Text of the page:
Peter Davies went on to say; “Here at The Eastern Landlords Association we will continue to support and advise all our members, and would ask all members to confirm to the office that they support us in our continuing action.”

Mr Davies would welcome you to post any questions in the comments section below. Alternatively, the Eastern Landlords Associations contact details are below:

Address: Suite A, St Francis House, 141-147 Queens Road, Norwich, NR1 3PN.

Tel: 01603 767101

Fax: 01908 512245

email: info@easternlandlords.org.uk



Comments

16:01 PM, 25th January 2012
About 8 years ago

Looks like the business model for HMO's could be a busted flush!!?
How long before builders receive instructions from landlords to convert HMO's  to 2 bed flats etc.
God knows where all these 24-34 olds are going to live.

Jonathan Clarke

8:07 AM, 27th January 2012
About 8 years ago

I have received 3 panicky calls from under 35`s recently. You can sense the fear in their voice as they hear about the new rules and gradually come to terms with their predicament. I cant house them in my 1 beds. I dont do room shares or HMO`s. It takes them a while to absorb that. I say I will txt my mates and see if they can help to give them a bit of hope. They are full to the brim as well though with waiting lists of their own. This is the start. It will get worse.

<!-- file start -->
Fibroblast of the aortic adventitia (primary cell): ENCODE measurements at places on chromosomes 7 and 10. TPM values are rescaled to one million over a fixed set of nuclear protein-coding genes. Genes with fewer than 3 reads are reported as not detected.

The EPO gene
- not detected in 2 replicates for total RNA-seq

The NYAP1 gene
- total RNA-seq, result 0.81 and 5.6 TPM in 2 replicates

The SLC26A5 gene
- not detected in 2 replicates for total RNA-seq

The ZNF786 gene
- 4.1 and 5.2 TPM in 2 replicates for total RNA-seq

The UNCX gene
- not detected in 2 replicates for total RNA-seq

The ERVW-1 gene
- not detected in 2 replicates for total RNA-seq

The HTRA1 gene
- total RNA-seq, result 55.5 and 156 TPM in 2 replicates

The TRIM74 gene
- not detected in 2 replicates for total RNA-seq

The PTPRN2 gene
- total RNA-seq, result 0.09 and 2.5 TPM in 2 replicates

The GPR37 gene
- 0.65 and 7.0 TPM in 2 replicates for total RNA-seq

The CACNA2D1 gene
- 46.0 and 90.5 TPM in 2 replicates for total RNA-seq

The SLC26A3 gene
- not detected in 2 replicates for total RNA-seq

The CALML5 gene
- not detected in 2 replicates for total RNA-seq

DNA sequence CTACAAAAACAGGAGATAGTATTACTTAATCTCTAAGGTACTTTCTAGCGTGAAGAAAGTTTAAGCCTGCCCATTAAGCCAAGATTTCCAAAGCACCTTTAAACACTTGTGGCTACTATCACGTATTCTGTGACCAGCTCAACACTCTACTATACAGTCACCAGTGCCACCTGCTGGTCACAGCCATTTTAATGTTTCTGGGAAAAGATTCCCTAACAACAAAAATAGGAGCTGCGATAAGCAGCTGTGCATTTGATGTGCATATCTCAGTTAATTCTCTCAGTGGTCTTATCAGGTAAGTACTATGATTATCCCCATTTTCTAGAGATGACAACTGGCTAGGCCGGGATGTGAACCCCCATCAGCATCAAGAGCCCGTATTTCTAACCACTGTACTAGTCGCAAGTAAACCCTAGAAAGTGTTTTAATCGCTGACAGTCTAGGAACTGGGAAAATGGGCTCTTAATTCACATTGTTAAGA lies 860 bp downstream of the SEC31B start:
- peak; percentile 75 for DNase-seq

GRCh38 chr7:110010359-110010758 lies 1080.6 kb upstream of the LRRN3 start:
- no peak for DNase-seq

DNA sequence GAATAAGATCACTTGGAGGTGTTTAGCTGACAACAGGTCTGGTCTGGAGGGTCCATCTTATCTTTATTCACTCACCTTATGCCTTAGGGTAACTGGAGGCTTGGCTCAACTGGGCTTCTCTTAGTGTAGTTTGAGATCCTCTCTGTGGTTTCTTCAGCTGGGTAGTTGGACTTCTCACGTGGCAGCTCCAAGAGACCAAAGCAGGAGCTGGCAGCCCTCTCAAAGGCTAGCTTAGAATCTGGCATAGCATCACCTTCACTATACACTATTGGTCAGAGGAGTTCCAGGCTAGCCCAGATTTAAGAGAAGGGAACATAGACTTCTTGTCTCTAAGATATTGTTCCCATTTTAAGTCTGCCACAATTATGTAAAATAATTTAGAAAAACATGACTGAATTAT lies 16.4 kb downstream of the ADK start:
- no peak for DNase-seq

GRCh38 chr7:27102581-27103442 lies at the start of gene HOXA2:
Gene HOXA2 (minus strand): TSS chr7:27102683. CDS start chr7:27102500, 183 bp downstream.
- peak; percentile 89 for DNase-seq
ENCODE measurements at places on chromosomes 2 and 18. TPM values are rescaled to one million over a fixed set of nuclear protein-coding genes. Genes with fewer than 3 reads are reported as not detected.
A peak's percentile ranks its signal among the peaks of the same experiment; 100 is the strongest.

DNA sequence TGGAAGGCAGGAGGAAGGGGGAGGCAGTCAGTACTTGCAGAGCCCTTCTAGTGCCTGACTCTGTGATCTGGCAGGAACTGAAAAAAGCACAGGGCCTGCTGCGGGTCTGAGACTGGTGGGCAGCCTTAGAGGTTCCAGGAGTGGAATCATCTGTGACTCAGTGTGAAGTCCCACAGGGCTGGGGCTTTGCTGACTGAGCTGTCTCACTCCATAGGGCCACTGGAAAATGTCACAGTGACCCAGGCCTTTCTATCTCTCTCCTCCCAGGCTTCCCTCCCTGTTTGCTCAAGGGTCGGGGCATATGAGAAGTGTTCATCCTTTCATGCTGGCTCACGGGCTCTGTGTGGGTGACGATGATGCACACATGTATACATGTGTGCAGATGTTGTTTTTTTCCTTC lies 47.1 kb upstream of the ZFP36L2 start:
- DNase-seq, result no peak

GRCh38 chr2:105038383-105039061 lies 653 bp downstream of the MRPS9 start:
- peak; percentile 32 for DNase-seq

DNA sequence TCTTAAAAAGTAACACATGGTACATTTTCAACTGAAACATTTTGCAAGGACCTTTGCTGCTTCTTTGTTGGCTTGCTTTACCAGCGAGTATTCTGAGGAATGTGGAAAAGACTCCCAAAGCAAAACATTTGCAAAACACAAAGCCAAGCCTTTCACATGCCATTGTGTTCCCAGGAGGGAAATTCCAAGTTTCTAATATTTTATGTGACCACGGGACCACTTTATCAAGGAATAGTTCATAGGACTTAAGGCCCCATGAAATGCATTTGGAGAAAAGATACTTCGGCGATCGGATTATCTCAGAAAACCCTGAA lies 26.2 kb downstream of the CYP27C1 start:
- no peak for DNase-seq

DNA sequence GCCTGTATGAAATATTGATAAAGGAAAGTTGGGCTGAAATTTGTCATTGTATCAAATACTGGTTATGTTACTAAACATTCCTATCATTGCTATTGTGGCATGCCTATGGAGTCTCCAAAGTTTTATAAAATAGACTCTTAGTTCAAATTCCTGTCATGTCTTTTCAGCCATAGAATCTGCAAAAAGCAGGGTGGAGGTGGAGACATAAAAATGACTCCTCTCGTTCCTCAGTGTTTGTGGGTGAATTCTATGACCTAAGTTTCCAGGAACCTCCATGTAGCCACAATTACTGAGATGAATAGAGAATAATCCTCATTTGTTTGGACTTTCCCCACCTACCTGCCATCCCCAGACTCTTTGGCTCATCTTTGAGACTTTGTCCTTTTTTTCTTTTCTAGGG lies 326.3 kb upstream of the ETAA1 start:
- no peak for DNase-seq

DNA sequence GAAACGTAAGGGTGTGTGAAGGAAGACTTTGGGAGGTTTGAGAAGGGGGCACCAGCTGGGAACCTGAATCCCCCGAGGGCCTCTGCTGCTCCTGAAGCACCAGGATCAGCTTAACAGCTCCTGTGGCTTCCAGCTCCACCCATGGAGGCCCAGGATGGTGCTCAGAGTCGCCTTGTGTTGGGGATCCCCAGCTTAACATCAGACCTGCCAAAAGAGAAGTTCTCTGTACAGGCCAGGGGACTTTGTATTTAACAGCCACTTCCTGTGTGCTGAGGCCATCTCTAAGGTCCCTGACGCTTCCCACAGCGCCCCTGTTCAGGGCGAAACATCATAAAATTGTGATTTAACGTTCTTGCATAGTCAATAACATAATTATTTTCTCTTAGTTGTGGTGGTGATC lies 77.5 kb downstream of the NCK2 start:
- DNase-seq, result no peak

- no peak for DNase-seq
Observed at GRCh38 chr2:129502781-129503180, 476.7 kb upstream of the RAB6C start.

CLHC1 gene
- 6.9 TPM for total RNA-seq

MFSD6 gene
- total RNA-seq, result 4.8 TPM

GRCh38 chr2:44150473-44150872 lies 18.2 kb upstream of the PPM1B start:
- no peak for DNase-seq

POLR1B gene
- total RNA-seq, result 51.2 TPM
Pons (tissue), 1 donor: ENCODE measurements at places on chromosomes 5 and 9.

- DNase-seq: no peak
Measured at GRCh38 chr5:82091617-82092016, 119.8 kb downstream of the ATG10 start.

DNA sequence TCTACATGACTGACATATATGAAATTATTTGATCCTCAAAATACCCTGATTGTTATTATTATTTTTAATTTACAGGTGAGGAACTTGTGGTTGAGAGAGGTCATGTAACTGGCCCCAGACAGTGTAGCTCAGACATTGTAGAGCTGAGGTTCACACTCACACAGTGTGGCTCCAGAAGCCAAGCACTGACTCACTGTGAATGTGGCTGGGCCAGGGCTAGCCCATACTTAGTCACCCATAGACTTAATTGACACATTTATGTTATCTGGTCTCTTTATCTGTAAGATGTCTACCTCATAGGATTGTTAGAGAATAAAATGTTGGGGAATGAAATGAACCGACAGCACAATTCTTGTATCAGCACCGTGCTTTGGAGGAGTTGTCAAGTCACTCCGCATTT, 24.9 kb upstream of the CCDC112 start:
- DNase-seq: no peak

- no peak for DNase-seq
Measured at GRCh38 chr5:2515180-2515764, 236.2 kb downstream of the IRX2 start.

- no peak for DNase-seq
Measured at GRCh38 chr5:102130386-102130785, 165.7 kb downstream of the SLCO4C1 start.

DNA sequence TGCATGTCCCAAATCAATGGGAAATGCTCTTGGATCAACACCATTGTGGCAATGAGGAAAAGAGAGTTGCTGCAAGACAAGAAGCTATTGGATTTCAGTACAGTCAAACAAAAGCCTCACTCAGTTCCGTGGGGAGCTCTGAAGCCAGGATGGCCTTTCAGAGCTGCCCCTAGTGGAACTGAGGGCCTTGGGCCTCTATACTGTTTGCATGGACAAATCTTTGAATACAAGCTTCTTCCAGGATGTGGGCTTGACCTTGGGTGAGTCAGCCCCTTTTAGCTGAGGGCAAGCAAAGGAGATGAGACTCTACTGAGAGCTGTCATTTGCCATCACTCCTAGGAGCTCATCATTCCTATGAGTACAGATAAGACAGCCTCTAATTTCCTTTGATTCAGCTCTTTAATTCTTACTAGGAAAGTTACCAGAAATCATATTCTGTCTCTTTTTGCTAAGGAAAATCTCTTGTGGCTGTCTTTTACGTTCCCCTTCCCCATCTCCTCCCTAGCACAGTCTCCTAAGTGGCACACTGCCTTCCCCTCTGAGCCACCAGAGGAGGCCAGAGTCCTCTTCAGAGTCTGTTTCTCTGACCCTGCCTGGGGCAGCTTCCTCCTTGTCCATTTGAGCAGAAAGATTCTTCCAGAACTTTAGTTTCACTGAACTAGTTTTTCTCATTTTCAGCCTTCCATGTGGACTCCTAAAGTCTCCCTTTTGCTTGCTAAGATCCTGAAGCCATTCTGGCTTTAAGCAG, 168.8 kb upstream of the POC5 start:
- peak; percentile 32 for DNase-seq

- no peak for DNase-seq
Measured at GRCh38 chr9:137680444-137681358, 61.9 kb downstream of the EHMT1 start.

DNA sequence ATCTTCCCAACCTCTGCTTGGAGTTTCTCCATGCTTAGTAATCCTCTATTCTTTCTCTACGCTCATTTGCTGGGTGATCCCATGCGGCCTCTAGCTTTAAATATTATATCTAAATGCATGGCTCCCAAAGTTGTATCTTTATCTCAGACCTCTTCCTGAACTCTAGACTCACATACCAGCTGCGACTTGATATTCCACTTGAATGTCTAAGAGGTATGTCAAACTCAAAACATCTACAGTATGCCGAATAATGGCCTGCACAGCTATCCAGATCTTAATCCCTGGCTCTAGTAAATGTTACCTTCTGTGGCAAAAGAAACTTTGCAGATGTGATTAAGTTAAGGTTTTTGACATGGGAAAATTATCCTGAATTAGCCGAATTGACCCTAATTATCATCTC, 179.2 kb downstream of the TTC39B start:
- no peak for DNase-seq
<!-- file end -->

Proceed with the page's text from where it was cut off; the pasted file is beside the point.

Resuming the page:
Many have existed frugally but stably for the last decade in their own  private world and now they are being forced out to share a house with others who they simply may not fit in with. I understand why its happening and sit on the fence as to whether it is fair or not but you cant help but feel some sympathy for them. Will the next benchmark be the under 45`s. To cope with the exodus and the homeless knock on effect which will inevitably surface are the councils planning to build  mass state owned HMO`s with 24hr security housing thousands. Will they stick them away from the town centres in some barren wasteland where its cheap to build. Provide some state owned shops with a token bit of welfare support chucked in. What will be the difference between an HMO of the future and a Prison. Will we be able to tell the difference?..... Just a thought........